The Barber Shop election for the Black Community

“I think President Obama will do just fine.” Mika Brzezinski Morning Joe 8/11/11 on his re-election prospects.

“Now I probably wouldn’t say this in front of white folks but in front of y’all I’ll speak my mind” Cedric the Entertainer as Eddie in Barbershop 2002

In the electoral math for 2012 one factor in every calculation is Barack Obama will generate a large black turnout and win between 90-95% of their vote. It is the security blanket that Democrats cling to, the cornerstone of the house of cards the liberals are building.

However that cornerstone, although looking strong from the outside may not be as solid inside.

On Morning Joe today we saw Tavis Smiley and Cornel West hinting at the weakness of this president while doing their best to avoid saying it aloud or hitting him directly. I found the appearance extraordinary. Yes they are pushing their radio show and tour, but the willingness to tweak ever, so slightly the president outside of their community spoke volumes.

I don’t know the demographics of Morning Joe but I have the feeling they do not serve an overwhelmingly black audience.

I’ve already commented on how the black community is the cornerstone of the president’s polling:

The black community runs 90-95% Democratic and voted that way last election. If you think that more than one in 20 black Americans are going to tell a national pollster that they disapprove of the first Black President you are absolutely out of your minds.

At the same time Stacy McCain has the numbers:

The most recent figures show African American joblessness at 16.2 percent. For black males, it’s at 17.5 percent; And for black teens, it’s nearly 41 percent.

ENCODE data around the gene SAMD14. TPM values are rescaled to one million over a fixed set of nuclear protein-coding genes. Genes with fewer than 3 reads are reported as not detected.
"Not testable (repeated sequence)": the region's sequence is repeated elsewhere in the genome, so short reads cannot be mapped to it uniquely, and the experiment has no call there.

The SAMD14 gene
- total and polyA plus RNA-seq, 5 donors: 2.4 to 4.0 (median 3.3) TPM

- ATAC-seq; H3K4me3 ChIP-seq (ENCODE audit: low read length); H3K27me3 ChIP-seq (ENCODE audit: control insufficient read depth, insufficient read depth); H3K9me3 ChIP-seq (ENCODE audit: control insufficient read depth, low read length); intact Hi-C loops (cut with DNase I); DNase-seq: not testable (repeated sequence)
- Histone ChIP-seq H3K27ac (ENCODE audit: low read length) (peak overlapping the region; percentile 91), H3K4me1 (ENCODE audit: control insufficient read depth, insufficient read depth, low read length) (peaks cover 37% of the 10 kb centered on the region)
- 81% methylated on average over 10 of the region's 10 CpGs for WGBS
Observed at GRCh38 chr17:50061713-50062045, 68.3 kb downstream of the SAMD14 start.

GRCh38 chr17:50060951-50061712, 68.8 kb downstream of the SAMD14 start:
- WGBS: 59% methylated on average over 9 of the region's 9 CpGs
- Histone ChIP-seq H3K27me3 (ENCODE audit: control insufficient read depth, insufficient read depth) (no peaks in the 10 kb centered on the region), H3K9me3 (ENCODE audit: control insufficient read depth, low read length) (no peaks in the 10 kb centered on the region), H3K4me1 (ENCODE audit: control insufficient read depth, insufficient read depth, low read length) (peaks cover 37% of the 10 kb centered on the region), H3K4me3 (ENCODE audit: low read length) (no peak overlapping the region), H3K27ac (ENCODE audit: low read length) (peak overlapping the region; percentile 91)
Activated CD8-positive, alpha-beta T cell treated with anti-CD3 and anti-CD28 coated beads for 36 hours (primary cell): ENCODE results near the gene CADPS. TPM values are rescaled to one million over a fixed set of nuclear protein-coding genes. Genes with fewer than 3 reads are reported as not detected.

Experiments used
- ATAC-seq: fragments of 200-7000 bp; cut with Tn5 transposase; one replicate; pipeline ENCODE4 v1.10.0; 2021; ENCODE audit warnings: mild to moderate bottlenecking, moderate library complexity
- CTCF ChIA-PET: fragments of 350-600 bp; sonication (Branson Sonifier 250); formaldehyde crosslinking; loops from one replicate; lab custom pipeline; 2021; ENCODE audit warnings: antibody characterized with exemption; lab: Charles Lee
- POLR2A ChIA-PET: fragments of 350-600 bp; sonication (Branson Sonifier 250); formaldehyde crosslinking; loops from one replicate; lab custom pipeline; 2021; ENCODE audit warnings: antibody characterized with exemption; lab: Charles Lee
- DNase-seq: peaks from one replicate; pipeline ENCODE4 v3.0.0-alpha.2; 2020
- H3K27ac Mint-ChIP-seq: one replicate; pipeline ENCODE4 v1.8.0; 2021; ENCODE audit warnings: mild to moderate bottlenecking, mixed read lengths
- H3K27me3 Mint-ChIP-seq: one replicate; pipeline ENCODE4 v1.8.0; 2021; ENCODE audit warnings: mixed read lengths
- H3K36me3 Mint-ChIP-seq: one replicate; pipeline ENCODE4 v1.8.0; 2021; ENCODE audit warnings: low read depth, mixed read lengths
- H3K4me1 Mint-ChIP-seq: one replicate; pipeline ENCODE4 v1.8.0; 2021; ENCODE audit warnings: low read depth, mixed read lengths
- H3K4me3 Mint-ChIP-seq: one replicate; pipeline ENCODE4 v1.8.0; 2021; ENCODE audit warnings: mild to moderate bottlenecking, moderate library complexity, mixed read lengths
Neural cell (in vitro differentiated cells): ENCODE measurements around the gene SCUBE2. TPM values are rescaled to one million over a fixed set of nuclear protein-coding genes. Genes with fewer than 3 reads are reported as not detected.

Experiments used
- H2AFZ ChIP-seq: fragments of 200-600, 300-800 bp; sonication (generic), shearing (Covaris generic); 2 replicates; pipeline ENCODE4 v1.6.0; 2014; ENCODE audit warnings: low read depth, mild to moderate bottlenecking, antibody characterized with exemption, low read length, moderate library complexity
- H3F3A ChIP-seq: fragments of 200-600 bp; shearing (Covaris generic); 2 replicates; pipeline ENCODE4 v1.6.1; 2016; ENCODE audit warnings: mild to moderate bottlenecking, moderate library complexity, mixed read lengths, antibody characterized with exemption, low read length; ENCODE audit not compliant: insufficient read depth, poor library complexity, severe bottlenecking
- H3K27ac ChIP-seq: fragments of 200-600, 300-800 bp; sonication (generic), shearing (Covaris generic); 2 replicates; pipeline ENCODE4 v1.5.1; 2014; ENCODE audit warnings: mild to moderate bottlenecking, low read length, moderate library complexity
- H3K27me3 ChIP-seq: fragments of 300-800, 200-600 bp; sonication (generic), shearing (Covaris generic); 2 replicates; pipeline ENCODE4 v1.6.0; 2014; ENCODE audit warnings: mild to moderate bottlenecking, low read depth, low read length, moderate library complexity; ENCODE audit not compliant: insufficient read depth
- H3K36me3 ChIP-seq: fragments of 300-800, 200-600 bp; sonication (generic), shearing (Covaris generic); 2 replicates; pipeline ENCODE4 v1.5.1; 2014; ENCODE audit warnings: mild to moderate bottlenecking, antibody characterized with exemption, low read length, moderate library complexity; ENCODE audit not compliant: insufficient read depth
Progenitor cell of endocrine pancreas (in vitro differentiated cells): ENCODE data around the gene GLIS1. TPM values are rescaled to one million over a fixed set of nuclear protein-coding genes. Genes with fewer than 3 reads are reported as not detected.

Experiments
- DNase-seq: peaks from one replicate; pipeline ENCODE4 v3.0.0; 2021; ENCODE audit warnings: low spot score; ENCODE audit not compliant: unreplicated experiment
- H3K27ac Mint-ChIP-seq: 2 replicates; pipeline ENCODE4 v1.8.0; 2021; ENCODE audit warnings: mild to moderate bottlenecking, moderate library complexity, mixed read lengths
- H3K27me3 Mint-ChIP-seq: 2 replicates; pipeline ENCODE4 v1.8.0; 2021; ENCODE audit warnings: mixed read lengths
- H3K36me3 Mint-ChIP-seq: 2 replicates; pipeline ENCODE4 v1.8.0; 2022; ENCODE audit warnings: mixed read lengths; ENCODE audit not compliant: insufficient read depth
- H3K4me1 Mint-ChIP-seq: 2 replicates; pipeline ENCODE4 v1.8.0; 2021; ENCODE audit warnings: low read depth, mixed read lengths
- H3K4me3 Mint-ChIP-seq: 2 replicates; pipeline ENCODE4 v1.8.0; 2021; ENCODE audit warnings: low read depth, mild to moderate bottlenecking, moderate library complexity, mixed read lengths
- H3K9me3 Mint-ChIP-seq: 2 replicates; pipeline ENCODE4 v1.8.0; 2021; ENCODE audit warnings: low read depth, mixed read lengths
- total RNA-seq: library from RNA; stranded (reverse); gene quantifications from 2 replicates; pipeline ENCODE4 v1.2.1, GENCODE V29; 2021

(those are June figures btw)

Roxeanne’s correct explanation for the gap not withstanding, the Peggy Josephs and the “Obama Money” crowd in Detroit expected great things for themselves; instead got a president who has kept his distance from the community that provided his most loyal support.

The result? That’s the question. We are seeing only slight glimpses of discontent, but what is it that we aren’t seeing?

Let’s say it aloud: If Barack Obama had Jimmy Carter’s pigmentation there would be democrats lining up to primary him with slogans like: “We can do better” and “Let’s nominate a fighter for the working man“. Those potential candidates are discouraged by the party because if even 10% of the black community abandons them, democrats become unelectable.

I’m sure that if I went back to Ga-4 and asked the overwhelmingly black community there: “Do you support the president?” I’d be told YES overwhelmingly. If my friend George, a black minister in that same community asked that question I suspect he would get a more nuanced response.

This is the wild card in election 2012. Behind closed doors is the black community having conversations like this about the president?

I suspect they are and have been for several months. If I’m right then this election is going to be a bigger disaster for democrats than 2010 was.